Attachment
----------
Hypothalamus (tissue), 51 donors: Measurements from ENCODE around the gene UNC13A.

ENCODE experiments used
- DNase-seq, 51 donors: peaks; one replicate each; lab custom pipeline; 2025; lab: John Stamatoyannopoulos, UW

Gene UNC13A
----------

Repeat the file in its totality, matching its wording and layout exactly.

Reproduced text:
Hypothalamus (tissue), 51 donors: Measurements from ENCODE around the gene UNC13A.

ENCODE experiments used
- DNase-seq, 51 donors: peaks; one replicate each; lab custom pipeline; 2025; lab: John Stamatoyannopoulos, UW

Gene UNC13A